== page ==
10 Replies Latest reply on May 27, 2014 9:18 AM by agrahambell

    How to test the i2c


      Hi !, i need to test the i2c port on the expansion port, i take a look to /dev and i found i2c-0 ,i2c-1, .... I´m new on this i just wondering if someone could poing me on the right direction, i want to send data on a loop through i2c port and check it on the oscilloscope, that´s it. I´m just not sure where to start.

        • Re: How to test the i2c

          Android or Linux ?  If Linux, 3.0.35 or 3.15-rc* ?


          Which i2c interface on which expansion port ?  There are four i2c interfaces, some are available on multiple expansion interfaces, some expansion interfaces have multiple i2c interfaces available.

          For example, if you're talking about J13 then there's both i2c3 & i2c4.  The physical i2c interfaces don't necessarily map directly to the /dev entries.. So you can have things like /dev/i2c-2 maps to the physical i2c4 pins..


          However you look at it, you need more information to be able to work out what you need to do.


          Under Linux, you should look for the i2c-tools package. You'll want i2c-detect or i2c-dump to do the i2c accesses.


          I don't use android, so can't really help much if that's what you're trying to use.

            • Re: How to test the i2c

              Ah ok ok, What i want to do is to test the i2c interface but right now i don´t have any i2c device to interface with so i´m thinking just sending data over the i2c3 interface and check the signals with a logic analyzer.


              I will do it on linux and yes, as you said is the J13 , i2c3 (pin 31 and 33) which is on /dev/i2c-2.

              I already read something about i2c-tools but the thing is that i´m not connecting any device on the port therefore using i2c-detect doesn´t get me any address and i can´t use i2cdump because i don´t know in what address to write data.


              For example when i tested the uart i send the data without the need of connecting anything and i just check the signals with the logic analyzer, i´m new at this and i don´t know how to do that with the i2c interface.

                • Re: How to test the i2c

                  You may not be able to use the physical i2c3. The reason is that i2c3_sda is likely to be used for the ethernet interrupt workaround.  i2c4 might be a better choice, depending on which kernel you're using.


                  i2cdetect probes a range of addresses, so if you connect the scope, you'll see it trying every address with no response.


                  Similarly, with i2cdump you can ask it to dump a range of data from a particular address. If you don't have anything connected, it won't matter which address you pick, you won't get any data returned, but you will be able to see the attempts to read the data on the scope, something like this:


                  closer in it looks like this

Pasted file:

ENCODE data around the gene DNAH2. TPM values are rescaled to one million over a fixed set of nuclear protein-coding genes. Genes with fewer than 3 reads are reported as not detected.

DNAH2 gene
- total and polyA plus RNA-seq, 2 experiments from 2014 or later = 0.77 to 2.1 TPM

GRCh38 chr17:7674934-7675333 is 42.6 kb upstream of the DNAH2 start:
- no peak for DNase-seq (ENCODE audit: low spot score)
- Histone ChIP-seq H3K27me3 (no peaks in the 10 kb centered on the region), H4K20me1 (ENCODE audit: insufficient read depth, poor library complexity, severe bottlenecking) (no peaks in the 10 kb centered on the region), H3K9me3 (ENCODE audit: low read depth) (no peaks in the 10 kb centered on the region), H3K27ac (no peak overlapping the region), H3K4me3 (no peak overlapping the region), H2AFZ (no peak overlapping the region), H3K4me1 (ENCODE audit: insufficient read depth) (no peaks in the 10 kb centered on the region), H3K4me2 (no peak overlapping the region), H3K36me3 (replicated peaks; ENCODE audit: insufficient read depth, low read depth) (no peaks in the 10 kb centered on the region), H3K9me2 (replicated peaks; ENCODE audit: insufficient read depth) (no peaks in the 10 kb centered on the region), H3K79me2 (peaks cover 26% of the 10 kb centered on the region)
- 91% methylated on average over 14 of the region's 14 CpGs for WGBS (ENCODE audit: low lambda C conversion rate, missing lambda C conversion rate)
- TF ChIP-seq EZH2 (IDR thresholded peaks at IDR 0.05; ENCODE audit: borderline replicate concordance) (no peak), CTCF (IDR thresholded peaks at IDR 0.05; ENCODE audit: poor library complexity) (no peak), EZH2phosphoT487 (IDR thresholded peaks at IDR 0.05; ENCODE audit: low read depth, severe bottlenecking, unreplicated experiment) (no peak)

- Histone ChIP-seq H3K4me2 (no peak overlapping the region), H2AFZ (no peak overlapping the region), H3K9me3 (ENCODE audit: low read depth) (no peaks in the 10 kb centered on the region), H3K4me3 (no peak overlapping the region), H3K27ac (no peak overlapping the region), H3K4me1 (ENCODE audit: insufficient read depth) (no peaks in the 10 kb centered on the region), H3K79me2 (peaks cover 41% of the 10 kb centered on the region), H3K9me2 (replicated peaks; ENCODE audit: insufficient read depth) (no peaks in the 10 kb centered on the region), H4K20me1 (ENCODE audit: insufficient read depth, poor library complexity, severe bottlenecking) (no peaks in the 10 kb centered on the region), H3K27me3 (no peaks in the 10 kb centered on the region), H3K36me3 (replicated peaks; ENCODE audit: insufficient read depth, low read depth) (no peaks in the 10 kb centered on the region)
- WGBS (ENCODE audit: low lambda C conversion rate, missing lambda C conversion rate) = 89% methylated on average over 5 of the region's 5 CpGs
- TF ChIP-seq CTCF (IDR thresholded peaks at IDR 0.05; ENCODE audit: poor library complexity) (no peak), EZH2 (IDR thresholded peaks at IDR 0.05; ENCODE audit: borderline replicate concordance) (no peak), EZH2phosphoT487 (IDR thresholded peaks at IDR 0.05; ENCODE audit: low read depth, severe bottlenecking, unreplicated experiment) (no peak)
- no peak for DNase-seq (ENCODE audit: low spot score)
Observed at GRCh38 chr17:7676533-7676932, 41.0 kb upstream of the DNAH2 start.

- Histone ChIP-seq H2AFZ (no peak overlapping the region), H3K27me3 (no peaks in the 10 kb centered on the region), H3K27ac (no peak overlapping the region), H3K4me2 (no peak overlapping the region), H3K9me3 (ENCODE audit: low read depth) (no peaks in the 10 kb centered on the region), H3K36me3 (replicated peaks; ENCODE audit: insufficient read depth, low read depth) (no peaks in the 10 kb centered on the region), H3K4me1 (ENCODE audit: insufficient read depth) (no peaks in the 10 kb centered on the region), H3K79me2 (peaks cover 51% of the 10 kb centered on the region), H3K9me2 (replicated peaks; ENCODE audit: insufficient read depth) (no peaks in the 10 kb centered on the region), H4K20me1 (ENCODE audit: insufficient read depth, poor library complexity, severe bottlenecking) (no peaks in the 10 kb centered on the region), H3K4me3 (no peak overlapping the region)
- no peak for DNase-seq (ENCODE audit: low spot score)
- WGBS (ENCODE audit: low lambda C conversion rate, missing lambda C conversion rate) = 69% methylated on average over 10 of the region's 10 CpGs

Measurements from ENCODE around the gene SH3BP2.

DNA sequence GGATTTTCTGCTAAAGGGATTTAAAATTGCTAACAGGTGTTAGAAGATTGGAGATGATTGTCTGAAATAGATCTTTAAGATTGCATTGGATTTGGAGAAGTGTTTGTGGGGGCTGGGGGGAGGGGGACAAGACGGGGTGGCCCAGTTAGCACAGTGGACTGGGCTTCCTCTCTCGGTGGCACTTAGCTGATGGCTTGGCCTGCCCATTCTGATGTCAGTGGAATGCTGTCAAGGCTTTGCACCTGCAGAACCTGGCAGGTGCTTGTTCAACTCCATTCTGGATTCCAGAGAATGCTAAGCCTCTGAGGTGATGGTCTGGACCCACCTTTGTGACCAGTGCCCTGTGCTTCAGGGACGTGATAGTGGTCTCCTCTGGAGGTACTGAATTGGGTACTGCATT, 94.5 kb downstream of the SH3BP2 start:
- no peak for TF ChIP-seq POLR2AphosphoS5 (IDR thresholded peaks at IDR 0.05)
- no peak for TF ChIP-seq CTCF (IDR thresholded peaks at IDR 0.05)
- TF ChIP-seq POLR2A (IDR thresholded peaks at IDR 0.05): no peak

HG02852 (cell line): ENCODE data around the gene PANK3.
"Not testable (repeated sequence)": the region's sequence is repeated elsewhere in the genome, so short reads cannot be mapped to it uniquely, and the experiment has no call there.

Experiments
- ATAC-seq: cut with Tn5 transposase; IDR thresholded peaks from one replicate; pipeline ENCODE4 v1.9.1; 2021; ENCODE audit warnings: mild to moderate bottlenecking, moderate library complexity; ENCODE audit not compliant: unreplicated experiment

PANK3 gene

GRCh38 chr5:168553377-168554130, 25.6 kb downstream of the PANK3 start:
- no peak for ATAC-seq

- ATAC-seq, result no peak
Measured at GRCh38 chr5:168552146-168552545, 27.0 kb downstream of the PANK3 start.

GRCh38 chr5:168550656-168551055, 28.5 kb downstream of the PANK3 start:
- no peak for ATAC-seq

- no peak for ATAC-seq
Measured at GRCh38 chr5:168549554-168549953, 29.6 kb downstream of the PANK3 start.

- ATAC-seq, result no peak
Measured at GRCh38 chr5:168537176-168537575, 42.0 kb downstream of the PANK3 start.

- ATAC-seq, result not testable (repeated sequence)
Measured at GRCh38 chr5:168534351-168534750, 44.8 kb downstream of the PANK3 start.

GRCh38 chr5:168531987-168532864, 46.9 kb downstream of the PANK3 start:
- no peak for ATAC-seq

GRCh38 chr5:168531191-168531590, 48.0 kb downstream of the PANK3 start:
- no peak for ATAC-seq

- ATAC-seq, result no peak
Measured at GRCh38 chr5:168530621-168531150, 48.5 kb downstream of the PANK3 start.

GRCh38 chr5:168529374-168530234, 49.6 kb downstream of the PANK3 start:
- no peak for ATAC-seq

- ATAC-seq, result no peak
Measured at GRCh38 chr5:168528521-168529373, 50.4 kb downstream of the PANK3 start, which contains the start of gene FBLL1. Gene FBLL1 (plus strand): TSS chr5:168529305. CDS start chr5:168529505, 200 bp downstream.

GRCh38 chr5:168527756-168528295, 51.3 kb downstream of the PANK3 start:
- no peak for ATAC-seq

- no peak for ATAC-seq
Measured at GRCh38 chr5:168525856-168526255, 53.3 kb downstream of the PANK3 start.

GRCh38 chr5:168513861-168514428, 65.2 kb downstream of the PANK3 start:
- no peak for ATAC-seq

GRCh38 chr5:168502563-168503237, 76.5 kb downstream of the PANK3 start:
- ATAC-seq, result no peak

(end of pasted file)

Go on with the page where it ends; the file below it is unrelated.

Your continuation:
As you can see the address is clocked out, but no ack from the non-existent device, so we just loop sending addresses.


                  The above was done with i2cdetect with nothing on the bus, the output from i2cdetect looks like this:

                  root@riotboard:~# i2cdetect 2
                  WARNING! This program can confuse your I2C bus, cause data loss and worse!
                  I will probe file /dev/i2c-2.
                  I will probe address range 0x03-0x77.
                  Continue? [Y/n] y
                       0  1  2  3  4  5  6  7  8  9  a  b  c  d  e  f
                  00:          -- -- -- -- -- -- -- -- -- -- -- -- -- 
                  10: -- -- -- -- -- -- -- -- -- -- -- -- -- -- -- -- 
                  20: -- -- -- -- -- -- -- -- -- -- -- -- -- -- -- -- 
                  30: -- -- -- -- -- -- -- -- -- -- -- -- -- -- -- -- 
                  40: -- -- -- -- -- -- -- -- -- -- -- -- -- -- -- -- 
                  50: -- -- -- -- -- -- -- -- -- -- -- -- -- -- -- -- 
                  60: -- -- -- -- -- -- -- -- -- -- -- -- -- -- -- -- 
                  70: -- -- -- -- -- -- -- --                         


                  With my kernel, /dev/i2c-2 is i2c4 on pins 35 & 37 on J13


                  If you have a monitor connected to HDMI then you can read it's EDID with something like


                  root@riotboard:~# i2cdump 1 0x50
                  No size specified (using byte-data access)
                  WARNING! This program can confuse your I2C bus, cause data loss and worse!
                  I will probe file /dev/i2c-1, address 0x50, mode byte
                  Continue? [Y/n] y
                       0  1  2  3  4  5  6  7  8  9  a  b  c  d  e  f    0123456789abcdef
                  00: 00 ff ff ff ff ff ff 00 10 ac 21 a0 53 35 44 30    ........??!?S5D0
                  10: 16 10 01 03 80 29 1f 78 ee ee 91 a3 54 4c 99 26    ?????)?x????TL?&
                  20: 0f 50 54 a5 4b 00 81 80 a9 40 71 4f 01 01 01 01    ?PT?K.???@qO????
                    • Re: How to test the i2c

                      Thanks !!, it works and also you´re explanation was really helpful, .

                      • Re: How to test the i2c